In their experiment, Chase et al. (2018) look at the effects of damselfish in ambient (no sudden warming temperatures) and heated (simulating climate change warming temperatures) conditions. Overall, the scientists found that the Whitetail dascyllus greatly helped coral bleaching tolerance and recovery during their experiment. During recovery periods, ambient colonies with the Whitetail dascyllus had higher Symbiodinium levels than colonies with no fish, indicating that the coral were less likely to expel their algal roommates and bleach with the help of damselfish. The scientists also saw this effect in their heated conditions, where colonies with damselfish had more Symbiodinium than colonies without. Chase et al. (2018) also saw increased chlorophyll in colonies with damselfish in both the ambient and heated conditions in the stress and recovery periods when compared to their no-fish counterparts. More chlorophyll content means Symbiodinium were able to photosynthesize to feed themselves and their coral hosts even during temperature increases, preventing the likelihood of extreme bleaching and lowering the chance of coral death.

In their field observations, Chase et al. (2018) noted that coral colonies with Whitetail dascyllus had significantly higher concentrations of Symbiodinium than their unoccupied counterparts. However, in 2016 during their observations, the Lizard Island Lagoon experienced a sudden exposure to temperatures greater than 33 degrees Celsius (over 91 degrees Fahrenheit). Because of this extreme warming, more than 90% of observed coral colonies both bleached and died, unable to recover from this devastating thermal stress. The severity of the bleaching event rendered the studied damselfish unable to help their coral hosts recover, and the fish eventually disappeared.

We can protect the health of coral reefs when we mitigate climate change and help ecosystems adapt to current impacts. Photo: Kyle Taylor, Flickr.

Chase et al.’s (2018) study comes with an amazing finding: that the symbiotic relationship between damselfish and coral (and possibly many other coral-dwelling fishes) can increase coral’s tolerance to bleaching and enhance their post-bleaching recovery. However, the scientists’ study also shows that these fish cannot work alone. In the face of devastating thermal-stress caused by climate change, damselfish simply cannot help their coral hosts survive.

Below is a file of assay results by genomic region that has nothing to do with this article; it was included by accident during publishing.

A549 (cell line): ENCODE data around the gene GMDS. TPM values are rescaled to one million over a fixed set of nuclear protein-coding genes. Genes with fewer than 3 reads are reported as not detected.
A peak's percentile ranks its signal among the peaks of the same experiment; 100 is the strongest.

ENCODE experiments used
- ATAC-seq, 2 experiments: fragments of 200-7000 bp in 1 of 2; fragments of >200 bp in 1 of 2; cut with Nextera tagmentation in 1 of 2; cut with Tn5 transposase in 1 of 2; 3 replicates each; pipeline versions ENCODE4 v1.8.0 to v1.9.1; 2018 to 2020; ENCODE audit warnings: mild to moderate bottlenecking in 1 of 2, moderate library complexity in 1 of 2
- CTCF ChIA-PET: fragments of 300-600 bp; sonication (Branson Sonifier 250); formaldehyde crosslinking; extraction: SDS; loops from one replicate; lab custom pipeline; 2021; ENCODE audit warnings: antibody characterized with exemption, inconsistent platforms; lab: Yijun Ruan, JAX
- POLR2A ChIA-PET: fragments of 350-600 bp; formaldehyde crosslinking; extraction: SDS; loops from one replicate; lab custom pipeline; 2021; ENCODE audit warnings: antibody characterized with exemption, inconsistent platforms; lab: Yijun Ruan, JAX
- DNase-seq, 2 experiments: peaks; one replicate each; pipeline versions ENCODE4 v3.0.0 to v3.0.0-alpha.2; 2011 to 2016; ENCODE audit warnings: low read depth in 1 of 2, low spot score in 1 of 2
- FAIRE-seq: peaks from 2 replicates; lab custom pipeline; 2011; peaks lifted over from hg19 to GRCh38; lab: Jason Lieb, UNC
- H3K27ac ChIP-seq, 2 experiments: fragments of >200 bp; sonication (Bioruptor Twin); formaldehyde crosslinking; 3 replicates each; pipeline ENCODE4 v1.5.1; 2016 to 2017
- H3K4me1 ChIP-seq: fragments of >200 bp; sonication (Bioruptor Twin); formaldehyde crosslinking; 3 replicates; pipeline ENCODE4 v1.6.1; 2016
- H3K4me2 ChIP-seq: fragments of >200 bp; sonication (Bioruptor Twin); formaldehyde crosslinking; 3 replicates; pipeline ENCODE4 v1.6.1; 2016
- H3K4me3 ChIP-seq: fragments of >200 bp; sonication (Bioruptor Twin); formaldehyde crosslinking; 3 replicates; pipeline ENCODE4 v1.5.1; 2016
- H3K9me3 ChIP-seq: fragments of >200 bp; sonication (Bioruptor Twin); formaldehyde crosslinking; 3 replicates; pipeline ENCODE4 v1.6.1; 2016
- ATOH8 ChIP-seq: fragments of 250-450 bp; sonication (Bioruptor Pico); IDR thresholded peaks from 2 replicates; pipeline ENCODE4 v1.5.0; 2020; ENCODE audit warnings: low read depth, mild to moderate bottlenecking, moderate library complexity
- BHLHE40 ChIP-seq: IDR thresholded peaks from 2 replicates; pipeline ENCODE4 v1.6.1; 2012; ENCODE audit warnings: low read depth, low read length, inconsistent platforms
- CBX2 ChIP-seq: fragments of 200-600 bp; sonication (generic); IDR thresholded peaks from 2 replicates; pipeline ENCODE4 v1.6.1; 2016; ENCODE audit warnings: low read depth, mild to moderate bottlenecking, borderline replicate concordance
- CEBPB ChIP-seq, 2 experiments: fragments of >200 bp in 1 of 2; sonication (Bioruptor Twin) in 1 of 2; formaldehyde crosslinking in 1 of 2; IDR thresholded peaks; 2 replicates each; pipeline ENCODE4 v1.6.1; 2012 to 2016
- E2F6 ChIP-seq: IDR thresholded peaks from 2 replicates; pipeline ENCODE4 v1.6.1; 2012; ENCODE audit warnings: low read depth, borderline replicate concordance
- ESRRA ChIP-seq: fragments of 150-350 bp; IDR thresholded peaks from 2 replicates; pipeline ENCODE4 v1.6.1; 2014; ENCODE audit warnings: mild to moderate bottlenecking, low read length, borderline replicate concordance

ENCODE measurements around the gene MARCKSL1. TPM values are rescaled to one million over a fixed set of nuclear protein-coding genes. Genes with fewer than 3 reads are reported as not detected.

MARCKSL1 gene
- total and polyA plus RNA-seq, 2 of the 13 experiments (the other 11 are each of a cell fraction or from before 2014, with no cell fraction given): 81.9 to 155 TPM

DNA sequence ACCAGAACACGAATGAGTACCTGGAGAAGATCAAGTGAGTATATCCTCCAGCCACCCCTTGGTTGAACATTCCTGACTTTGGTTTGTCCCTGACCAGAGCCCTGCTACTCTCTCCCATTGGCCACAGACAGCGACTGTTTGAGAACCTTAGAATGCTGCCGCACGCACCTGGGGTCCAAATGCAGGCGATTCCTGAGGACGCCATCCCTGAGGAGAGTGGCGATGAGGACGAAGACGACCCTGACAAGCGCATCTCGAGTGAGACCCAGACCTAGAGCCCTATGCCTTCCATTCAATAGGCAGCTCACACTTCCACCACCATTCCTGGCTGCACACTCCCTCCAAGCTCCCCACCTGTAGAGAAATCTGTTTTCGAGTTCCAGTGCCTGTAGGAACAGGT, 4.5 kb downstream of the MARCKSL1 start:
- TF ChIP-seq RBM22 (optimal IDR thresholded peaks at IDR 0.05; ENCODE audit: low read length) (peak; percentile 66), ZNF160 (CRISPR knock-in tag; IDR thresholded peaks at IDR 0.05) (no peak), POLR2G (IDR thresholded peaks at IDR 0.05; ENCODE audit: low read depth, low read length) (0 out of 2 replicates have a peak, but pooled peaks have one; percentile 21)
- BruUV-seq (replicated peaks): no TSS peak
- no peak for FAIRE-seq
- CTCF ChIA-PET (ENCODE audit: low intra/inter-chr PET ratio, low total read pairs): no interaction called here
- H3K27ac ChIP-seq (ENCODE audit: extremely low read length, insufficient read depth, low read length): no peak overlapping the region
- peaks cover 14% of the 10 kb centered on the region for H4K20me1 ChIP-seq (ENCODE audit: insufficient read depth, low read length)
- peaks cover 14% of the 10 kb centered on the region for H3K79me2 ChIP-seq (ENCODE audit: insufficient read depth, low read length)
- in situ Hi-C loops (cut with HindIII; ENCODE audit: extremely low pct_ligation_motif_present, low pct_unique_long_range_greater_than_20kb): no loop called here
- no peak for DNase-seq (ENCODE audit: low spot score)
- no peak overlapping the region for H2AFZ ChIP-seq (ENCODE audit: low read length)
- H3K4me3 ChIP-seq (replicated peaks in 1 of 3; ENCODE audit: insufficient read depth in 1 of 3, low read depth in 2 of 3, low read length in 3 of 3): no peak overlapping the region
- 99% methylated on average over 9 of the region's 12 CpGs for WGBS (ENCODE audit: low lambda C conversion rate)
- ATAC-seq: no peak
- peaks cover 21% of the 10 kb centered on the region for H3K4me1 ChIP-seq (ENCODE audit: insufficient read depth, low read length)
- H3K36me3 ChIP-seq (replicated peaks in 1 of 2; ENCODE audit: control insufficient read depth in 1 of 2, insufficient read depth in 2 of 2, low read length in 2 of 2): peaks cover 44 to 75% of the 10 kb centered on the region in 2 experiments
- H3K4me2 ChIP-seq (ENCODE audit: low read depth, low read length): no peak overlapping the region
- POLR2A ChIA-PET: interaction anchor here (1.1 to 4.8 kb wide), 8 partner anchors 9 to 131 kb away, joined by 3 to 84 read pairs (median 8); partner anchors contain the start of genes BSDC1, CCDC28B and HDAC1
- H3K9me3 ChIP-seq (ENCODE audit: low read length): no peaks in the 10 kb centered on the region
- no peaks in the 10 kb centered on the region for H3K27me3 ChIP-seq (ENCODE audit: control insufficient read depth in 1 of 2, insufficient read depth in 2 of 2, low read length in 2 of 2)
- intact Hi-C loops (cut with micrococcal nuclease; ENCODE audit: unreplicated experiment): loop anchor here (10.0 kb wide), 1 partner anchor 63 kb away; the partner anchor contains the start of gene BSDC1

Chase et al.’s (2018) findings provide an extremely important message: none of us can work to save coral or fight climate change in isolation. While it is absolutely amazing (and indispensable) to discover the many ways in which ecosystems as a whole can adapt to climate change and heal together, we must also work to mitigate the severity of climate change on our end. Finding different ways to cut our carbon emissions, supporting policy which encourages clean energy, looking for other methods of carbon sequestration which takes some pressure off the ocean: these are all ways that we humans can help our new ally on the inside fight the byproducts of climate change.

Rishya Narayanan

Rishya is a multimedia science communicator with an MS in Media Advocacy from Northeastern University, specializing in Environmental Science Communications and Policy. She spent a year in informal education and policy advocacy at the New England Aquarium as an Educator and at Save the Harbor/Save the Bay as their Communications and Public Relations Coordinator. She also interned for PBS science series, NOVA and was awarded a 2019 Rapport Public Policy Fellowship, which she served at the Massachusetts Division of Marine Fisheries. Rishya’s areas of focus are environmental science, marine science, climate change…and video games!